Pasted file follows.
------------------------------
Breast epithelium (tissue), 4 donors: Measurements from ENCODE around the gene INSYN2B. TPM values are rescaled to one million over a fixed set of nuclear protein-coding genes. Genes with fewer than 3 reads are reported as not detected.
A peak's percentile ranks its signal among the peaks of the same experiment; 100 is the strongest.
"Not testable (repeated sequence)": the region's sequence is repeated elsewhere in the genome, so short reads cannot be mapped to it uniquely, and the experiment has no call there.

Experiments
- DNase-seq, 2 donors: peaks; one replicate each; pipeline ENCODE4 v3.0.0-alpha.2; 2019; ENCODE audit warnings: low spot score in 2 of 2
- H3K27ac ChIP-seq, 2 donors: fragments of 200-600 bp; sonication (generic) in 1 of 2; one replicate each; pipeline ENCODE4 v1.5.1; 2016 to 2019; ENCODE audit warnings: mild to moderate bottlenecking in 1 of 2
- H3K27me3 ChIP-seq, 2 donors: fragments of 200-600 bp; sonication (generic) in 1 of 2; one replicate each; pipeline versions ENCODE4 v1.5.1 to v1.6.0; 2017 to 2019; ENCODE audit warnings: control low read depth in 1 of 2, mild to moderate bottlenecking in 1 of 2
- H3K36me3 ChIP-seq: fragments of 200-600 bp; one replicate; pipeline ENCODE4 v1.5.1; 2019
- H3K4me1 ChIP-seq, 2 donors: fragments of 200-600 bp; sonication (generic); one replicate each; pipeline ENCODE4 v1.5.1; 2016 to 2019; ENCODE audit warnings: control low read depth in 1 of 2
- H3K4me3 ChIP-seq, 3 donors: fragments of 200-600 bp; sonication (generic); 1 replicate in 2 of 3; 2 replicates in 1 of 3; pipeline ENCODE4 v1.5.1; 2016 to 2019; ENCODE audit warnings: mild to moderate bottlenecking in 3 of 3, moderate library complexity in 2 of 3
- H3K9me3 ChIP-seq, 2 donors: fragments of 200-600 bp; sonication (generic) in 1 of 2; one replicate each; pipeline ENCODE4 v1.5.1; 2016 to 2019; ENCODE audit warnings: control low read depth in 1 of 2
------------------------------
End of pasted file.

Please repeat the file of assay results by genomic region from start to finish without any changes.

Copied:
Breast epithelium (tissue), 4 donors: Measurements from ENCODE around the gene INSYN2B. TPM values are rescaled to one million over a fixed set of nuclear protein-coding genes. Genes with fewer than 3 reads are reported as not detected.
A peak's percentile ranks its signal among the peaks of the same experiment; 100 is the strongest.
"Not testable (repeated sequence)": the region's sequence is repeated elsewhere in the genome, so short reads cannot be mapped to it uniquely, and the experiment has no call there.

Experiments
- DNase-seq, 2 donors: peaks; one replicate each; pipeline ENCODE4 v3.0.0-alpha.2; 2019; ENCODE audit warnings: low spot score in 2 of 2
- H3K27ac ChIP-seq, 2 donors: fragments of 200-600 bp; sonication (generic) in 1 of 2; one replicate each; pipeline ENCODE4 v1.5.1; 2016 to 2019; ENCODE audit warnings: mild to moderate bottlenecking in 1 of 2
- H3K27me3 ChIP-seq, 2 donors: fragments of 200-600 bp; sonication (generic) in 1 of 2; one replicate each; pipeline versions ENCODE4 v1.5.1 to v1.6.0; 2017 to 2019; ENCODE audit warnings: control low read depth in 1 of 2, mild to moderate bottlenecking in 1 of 2
- H3K36me3 ChIP-seq: fragments of 200-600 bp; one replicate; pipeline ENCODE4 v1.5.1; 2019
- H3K4me1 ChIP-seq, 2 donors: fragments of 200-600 bp; sonication (generic); one replicate each; pipeline ENCODE4 v1.5.1; 2016 to 2019; ENCODE audit warnings: control low read depth in 1 of 2
- H3K4me3 ChIP-seq, 3 donors: fragments of 200-600 bp; sonication (generic); 1 replicate in 2 of 3; 2 replicates in 1 of 3; pipeline ENCODE4 v1.5.1; 2016 to 2019; ENCODE audit warnings: mild to moderate bottlenecking in 3 of 3, moderate library complexity in 2 of 3
- H3K9me3 ChIP-seq, 2 donors: fragments of 200-600 bp; sonication (generic) in 1 of 2; one replicate each; pipeline ENCODE4 v1.5.1; 2016 to 2019; ENCODE audit warnings: control low read depth in 1 of 2